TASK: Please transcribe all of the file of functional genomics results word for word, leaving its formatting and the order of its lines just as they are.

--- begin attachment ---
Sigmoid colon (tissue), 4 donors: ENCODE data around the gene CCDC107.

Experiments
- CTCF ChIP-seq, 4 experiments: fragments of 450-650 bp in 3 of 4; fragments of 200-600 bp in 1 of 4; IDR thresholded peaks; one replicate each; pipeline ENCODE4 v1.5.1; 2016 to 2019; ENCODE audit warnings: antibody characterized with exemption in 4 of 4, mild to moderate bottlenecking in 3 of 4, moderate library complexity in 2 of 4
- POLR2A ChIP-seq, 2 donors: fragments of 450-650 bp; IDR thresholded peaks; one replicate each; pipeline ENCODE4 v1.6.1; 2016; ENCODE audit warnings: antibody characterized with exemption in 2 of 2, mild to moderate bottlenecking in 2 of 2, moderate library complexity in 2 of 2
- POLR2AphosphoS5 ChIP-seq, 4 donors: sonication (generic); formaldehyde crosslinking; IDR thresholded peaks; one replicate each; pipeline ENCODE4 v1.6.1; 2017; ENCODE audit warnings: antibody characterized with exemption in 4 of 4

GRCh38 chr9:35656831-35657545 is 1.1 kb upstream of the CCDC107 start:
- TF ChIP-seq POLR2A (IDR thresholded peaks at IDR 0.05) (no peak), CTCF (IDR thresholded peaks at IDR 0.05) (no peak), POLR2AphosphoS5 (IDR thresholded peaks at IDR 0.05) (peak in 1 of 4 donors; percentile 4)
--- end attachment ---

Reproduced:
Sigmoid colon (tissue), 4 donors: ENCODE data around the gene CCDC107.

Experiments
- CTCF ChIP-seq, 4 experiments: fragments of 450-650 bp in 3 of 4; fragments of 200-600 bp in 1 of 4; IDR thresholded peaks; one replicate each; pipeline ENCODE4 v1.5.1; 2016 to 2019; ENCODE audit warnings: antibody characterized with exemption in 4 of 4, mild to moderate bottlenecking in 3 of 4, moderate library complexity in 2 of 4
- POLR2A ChIP-seq, 2 donors: fragments of 450-650 bp; IDR thresholded peaks; one replicate each; pipeline ENCODE4 v1.6.1; 2016; ENCODE audit warnings: antibody characterized with exemption in 2 of 2, mild to moderate bottlenecking in 2 of 2, moderate library complexity in 2 of 2
- POLR2AphosphoS5 ChIP-seq, 4 donors: sonication (generic); formaldehyde crosslinking; IDR thresholded peaks; one replicate each; pipeline ENCODE4 v1.6.1; 2017; ENCODE audit warnings: antibody characterized with exemption in 4 of 4

GRCh38 chr9:35656831-35657545 is 1.1 kb upstream of the CCDC107 start:
- TF ChIP-seq POLR2A (IDR thresholded peaks at IDR 0.05) (no peak), CTCF (IDR thresholded peaks at IDR 0.05) (no peak), POLR2AphosphoS5 (IDR thresholded peaks at IDR 0.05) (peak in 1 of 4 donors; percentile 4)